As we were waiting, a charter dive boat arrived and overtook us, without considering that we were already waiting and were busy preparing the lock. Eventually they moved themselves far enough forward to let Ragdoll into the lock too. Although they had plenty of extra crew, it was a bit of a case of too many cooks, and was incredibly disorganised. Rosanne ended up doing a lot of the work despite the extra bodies, including having to take the other boats lines, because the crew continuously kept forgetting to go ahead in preparation for the next lock. Rosanne wouldn’t have minded if the skipper or crew had at least said thank you! Rosanne had to reluctantly take charge of the situation, otherwise noone was going anywhere! The other boat finally stopped for the day at Dunardry and we continued on by ourselves.

Having done the journey both in a group, and as a single boat, we actually preferred doing it on our own. It was more or less the same amount of work anyway, as the other crew didn’t really do much to lessen the load. Having another boat, especially such a large one, made the locking up more chaotic, and we had to be much more careful opening the sluices.

On the journey through to Crinan Rosanne had noticed a swallow or house martins nest in one of the lock gates. This time around, the babies were now sitting out of the nest on one of the wooden panels of the gate. They were plenty above the current water line, but still not the safest of places to nest! The poor little things looked completely soaked from the rain. With a horrible fear of catapulting them into the canal, Rosanne was extra careful when closing that particular lock gate!

We pushed on down the locks to Cairnbaan, and stopped off just across from the pontoon we stayed on on the previous journey. It had rained all day, and so we were relieved to take our foulies off and let our skin breath. It’s hot work dealing with the lock gates, and even in the miserable weather, it was easy to get too hot wrapped up inside all our wet weather gear.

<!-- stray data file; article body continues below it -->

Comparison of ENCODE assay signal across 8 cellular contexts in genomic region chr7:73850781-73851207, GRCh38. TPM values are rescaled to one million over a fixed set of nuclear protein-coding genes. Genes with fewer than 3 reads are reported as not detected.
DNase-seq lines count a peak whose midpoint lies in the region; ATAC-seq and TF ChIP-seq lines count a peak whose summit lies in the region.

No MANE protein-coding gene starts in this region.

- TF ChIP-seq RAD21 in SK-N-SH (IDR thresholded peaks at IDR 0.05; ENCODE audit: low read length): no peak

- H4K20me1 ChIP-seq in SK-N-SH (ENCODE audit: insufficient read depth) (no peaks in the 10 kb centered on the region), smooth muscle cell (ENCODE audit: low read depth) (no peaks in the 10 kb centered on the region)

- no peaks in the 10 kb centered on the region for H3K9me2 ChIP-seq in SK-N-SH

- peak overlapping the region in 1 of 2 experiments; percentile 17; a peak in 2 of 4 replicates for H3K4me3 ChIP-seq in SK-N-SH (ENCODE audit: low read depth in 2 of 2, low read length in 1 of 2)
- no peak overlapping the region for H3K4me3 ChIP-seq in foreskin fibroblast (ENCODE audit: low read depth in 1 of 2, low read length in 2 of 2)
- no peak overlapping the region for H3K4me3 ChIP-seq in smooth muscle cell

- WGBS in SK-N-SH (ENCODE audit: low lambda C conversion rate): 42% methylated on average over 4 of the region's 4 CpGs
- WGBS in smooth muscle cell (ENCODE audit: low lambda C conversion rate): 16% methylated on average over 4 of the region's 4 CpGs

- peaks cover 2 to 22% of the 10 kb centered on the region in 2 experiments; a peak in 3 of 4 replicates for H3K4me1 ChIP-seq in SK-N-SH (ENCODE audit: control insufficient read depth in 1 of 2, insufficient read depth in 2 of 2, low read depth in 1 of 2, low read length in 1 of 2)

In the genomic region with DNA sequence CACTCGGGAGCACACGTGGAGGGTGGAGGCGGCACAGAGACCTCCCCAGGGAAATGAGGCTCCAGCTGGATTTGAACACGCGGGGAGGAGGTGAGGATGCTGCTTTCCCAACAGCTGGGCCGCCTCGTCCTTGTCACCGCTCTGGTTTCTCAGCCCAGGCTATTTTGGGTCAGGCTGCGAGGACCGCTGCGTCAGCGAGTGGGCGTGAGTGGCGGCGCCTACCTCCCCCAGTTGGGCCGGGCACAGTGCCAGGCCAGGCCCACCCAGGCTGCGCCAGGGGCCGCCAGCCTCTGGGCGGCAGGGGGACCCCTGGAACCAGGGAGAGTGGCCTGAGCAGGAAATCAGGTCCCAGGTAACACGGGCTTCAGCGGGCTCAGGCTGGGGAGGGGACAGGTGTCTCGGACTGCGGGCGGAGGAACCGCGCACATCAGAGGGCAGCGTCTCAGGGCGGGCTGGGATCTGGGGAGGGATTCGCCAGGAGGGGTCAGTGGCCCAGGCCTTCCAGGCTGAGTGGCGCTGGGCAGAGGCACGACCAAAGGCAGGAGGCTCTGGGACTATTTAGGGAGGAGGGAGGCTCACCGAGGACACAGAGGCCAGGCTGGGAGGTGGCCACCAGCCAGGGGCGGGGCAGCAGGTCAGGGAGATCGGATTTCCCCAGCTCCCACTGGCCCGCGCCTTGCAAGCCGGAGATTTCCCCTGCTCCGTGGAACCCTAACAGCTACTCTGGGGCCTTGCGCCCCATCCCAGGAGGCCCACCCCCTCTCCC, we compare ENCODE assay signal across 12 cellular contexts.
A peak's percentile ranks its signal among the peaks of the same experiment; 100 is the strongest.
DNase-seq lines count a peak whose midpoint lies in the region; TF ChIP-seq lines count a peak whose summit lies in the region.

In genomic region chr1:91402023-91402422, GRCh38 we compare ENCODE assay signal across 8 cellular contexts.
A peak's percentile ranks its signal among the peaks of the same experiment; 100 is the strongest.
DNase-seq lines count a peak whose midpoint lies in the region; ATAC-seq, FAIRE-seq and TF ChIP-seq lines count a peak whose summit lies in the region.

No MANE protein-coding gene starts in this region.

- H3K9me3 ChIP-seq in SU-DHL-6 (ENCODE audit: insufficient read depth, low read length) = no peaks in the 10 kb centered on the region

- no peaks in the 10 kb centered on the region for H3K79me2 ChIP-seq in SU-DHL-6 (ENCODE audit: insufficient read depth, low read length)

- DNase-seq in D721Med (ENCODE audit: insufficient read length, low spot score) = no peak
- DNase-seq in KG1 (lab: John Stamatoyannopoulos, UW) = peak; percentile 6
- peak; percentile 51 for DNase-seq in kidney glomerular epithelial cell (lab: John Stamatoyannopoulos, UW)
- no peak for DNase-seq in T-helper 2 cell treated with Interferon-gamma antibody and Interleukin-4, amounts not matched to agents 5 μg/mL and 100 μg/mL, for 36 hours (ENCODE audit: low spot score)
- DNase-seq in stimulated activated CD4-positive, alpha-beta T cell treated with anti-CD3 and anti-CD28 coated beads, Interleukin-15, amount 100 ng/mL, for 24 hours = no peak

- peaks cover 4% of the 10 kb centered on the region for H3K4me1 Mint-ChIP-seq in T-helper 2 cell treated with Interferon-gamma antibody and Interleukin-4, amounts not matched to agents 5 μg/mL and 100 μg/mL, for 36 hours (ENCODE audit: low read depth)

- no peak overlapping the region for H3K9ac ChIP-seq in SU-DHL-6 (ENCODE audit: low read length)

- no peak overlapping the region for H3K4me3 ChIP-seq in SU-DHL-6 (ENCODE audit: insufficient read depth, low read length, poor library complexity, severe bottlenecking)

We felt we’d done a great job getting through the locks, especially in such miserable weather, and so we rewarded ourselves with dinner at the Cairnbaan hotel. We sat in the bar on a very comfortable sofa and enjoyed the rest of the evening. After that it was definitely a night for hot water bottles on Ragdoll.

Day 9 Cairnbaan to Ardrishaig

With another wet day on the cards, we worked our way from Cairnbaan down to the basin at Ardrishaig, arriving around lunchtime. The basin was quite full and so we had to raft alongside another yacht. Some more yachts followed us down and it was all a bit chaotic as everyone got moored safely. Once again we were super glad we have so many fenders. We often get amused comments from people about the number we have, but in situations like this, with so many boats in close proximity, we have every single one in a key position so that we have far less to worry about incase anyone does collide with us. We don’t understand why some boats have so few!!

Bizzarely, at around 4 pm, the maelstrom stopped and the sun came out! We went for a wander in Ardrishaig, but didn’t find it had quite the same qualities as Crinan. We found a shop and restocked our supplies. Almost kicking ourselves for not pushing out to sea and heading on to the next destination, we made the most of it and got the paddle boards out for a trip down Loch Gilp. It was flat calm and there was lots of wildlife around…porpoises, seals and lots of herons! It was great to be out on the SUPs again, although Rosanne’s arms were tired from all the locks, so we took it fairly easy and enjoyed the view! We spent the evening warming up with some good company onboard Valia – our boat neighbours for the night!

Holy Loch

After a particularly busy week at work we made it to Ragdoll on Saturday evening, after a detour to check on one of Chris’ work vessels… at 79m, a slightly larger boat than Ragdoll!

It was a rather choppy, wet night so we chose to spend the evening on the pontoon rather than having adventures! A tin of spaghetti hoops, and a cider later we were both fairly content and spent the evening catching up on some of our favourite sailing video bloggers.

Next morning we headed out to Holy Loch. There was no wind, but it was a beautifully flat day for a motor. Unfortunately Chris wasn’t feeling too good, but Rosanne took the helm and enjoyed being skipper for once… she didn’t even sink!

The sun eventually made an appearance and the porpoises were out to play making the trip complete!